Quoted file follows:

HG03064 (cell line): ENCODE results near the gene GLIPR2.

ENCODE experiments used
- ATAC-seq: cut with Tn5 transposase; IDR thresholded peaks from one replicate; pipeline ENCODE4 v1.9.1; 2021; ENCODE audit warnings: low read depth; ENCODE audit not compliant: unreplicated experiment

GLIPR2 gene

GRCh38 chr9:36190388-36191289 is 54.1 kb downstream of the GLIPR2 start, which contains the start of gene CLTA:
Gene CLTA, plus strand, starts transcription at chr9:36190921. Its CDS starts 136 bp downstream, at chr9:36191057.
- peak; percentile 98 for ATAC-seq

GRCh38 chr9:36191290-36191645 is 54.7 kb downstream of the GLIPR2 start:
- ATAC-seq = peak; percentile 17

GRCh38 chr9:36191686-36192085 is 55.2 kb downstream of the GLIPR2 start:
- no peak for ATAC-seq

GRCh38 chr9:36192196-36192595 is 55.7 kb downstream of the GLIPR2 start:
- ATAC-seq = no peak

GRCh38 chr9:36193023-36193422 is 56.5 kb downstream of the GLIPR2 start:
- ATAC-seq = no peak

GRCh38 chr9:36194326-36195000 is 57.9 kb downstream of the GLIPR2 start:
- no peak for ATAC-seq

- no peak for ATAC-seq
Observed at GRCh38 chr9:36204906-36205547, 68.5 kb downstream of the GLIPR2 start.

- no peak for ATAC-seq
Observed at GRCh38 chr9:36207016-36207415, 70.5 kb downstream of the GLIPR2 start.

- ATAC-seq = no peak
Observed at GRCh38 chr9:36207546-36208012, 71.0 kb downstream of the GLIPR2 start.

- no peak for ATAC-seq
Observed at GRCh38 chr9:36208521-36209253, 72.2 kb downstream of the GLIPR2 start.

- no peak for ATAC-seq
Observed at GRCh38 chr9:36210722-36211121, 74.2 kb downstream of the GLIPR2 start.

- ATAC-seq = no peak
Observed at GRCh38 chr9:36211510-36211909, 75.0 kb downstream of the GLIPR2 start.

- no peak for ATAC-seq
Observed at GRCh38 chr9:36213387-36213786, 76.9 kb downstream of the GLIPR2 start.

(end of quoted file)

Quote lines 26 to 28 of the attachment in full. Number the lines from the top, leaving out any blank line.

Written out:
- no peak for ATAC-seq
Observed at GRCh38 chr9:36210722-36211121, 74.2 kb downstream of the GLIPR2 start.

- ATAC-seq = no peak